Read Paste’s 2013 interview with Arctic Monkeys

27. Kacey Musgraves, “Lonely Weekend”
The latest album from Kacey Musgraves is a throwback, but it’s one that looks to a time in the ’70s when country artists were, as they are now, trying to keep up with the sounds of the pop charts. And no song from Golden Hour represents that better than this little gem, a tune that skirts the edge of disco schmaltz without spilling over into a jumble of sequins and overwrought production. It holds steady, riding a perfect groove and even more perfect vocal hook that celebrates and bemoans those days when you’re on your own with not a lot to do. —Robert Ham

Read Paste’s 2015 interview with Kacey Musgraves

26. The Beths, “Future Me Hates Me”
Elizabeth Stokes named her band after herself, or, rather, her nickname. So it should come as no surprise, then, that the debut album from New Zealand-based rockers The Beths, Future Me Hates Me, is sharply self-aware. One of those self-assured (or, rather, self-doubting) rock tunes is the toe-tap-inducing examination of overthinking, “Future Me Hates Me.” “Sometimes I think I’m doing fine / I think I’m pretty smart,” Stokes sings on the title track before, later, completing the thought: “Oh then the walls become thin / And somebody gets in / I’m defenseless.” “Future Hates Me,” like many of the songs on its namesake record, is nothing short of an indie rock anthem. —Ellen Johnson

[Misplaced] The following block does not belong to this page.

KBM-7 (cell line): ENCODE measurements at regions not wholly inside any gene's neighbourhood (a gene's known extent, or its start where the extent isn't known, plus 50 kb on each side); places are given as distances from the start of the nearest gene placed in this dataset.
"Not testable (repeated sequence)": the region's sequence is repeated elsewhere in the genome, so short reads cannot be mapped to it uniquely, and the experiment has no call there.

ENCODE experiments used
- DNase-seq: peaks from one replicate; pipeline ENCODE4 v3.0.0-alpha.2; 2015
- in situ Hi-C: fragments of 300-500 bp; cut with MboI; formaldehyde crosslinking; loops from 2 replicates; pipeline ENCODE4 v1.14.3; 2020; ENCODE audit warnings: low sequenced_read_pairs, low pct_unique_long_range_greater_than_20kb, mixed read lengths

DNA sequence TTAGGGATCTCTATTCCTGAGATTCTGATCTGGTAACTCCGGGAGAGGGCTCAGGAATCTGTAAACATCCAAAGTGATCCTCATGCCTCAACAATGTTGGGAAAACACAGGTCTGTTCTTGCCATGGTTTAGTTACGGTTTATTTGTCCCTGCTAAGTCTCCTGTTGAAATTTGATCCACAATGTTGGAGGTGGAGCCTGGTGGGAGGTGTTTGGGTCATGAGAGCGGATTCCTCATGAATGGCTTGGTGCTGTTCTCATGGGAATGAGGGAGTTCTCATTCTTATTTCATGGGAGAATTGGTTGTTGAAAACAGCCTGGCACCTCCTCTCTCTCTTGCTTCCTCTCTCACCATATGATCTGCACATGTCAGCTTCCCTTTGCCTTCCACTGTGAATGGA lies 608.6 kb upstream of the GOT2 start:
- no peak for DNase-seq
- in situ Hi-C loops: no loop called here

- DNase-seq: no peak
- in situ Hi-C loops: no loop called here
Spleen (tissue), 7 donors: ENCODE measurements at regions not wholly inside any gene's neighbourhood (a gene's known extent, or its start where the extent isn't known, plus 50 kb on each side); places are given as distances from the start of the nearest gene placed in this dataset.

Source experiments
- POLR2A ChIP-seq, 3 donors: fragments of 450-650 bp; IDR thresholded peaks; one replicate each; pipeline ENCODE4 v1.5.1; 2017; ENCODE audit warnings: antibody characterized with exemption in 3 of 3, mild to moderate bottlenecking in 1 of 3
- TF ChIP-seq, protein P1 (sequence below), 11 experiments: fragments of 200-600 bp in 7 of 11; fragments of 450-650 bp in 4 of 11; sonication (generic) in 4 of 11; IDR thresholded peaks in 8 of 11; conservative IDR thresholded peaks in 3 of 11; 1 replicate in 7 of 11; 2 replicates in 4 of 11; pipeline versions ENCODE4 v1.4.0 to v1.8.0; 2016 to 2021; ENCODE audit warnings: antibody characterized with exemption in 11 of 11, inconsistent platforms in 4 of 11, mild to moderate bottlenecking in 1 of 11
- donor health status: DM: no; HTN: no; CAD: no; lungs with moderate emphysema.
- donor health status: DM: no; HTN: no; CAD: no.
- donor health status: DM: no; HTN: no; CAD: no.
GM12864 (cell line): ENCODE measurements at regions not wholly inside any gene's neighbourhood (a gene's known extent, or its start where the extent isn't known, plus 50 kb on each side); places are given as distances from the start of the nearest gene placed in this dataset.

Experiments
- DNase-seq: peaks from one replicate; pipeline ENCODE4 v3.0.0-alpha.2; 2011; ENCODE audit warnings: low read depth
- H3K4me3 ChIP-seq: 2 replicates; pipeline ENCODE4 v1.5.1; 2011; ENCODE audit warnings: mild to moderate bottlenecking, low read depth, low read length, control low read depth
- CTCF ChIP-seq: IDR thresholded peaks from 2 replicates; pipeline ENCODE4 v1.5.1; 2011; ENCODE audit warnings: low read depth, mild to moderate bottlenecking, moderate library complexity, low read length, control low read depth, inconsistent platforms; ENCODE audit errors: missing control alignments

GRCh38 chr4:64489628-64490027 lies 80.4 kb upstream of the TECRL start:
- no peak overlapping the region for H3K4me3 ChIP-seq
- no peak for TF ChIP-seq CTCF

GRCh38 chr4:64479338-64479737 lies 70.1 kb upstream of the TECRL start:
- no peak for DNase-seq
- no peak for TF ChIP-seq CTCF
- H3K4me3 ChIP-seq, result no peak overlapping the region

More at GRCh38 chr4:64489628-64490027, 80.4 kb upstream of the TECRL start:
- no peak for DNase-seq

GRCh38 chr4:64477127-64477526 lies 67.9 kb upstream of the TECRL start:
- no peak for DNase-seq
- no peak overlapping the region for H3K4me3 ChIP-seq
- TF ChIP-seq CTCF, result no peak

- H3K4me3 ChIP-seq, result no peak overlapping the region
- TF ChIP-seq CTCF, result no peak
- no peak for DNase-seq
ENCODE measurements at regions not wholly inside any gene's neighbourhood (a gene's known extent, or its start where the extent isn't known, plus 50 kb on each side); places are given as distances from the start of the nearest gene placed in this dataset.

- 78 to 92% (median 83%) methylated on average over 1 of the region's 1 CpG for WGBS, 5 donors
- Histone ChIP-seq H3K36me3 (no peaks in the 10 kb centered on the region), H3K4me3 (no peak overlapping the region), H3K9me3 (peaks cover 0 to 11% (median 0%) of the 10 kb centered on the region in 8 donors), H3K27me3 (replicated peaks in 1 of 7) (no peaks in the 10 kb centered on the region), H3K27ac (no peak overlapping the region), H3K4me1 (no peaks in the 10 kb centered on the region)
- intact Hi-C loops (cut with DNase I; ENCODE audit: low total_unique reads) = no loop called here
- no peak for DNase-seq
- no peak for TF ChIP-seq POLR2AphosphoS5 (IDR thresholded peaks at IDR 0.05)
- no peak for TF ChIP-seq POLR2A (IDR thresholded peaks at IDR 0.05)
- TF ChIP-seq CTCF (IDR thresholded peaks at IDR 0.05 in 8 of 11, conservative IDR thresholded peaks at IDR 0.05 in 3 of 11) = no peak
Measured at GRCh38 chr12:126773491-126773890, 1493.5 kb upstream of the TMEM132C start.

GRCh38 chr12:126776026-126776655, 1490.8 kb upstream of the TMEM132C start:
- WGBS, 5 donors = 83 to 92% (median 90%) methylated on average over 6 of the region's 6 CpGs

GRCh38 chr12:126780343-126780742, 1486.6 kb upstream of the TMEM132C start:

25. Tune-Yards, “Colonizer”
2018 was the year of the “white voice.” Moviegoers will recognize the phrase from Boots Riley’s afro-surrealist hit Sorry to Bother You, in which a black telemarketer finds success employing a cartoonishly caucasian-sounding voice when calling customers. Tune-Yards (who scored that film) explored a similar concept six months earlier on “Colonizer,” a surprising and raucously arranged anthem of self-interrogation. Like much of its surrounding album, the song is an examination of white privilege, with Merrill Garbus grappling with the “white woman’s voice” she uses while telling “stories of travels with African men.” It’s not satire, or at least not the outward-facing kind. “A lot of people assume I’m commenting on another white woman or that it’s ironic or sarcastic, but it’s actually just true,” Garbus told me in January. Strangely, it does not sound like a graduate dissertation. It sounds like a thrilling industrial-funk cacophony. —Zach Schonfeld

Listen to Tune-Yards’ “Colonizer” on Spotify

Read Paste’s 2015 interview with Merrill Garbus

24. Camp Cope, “The Opener”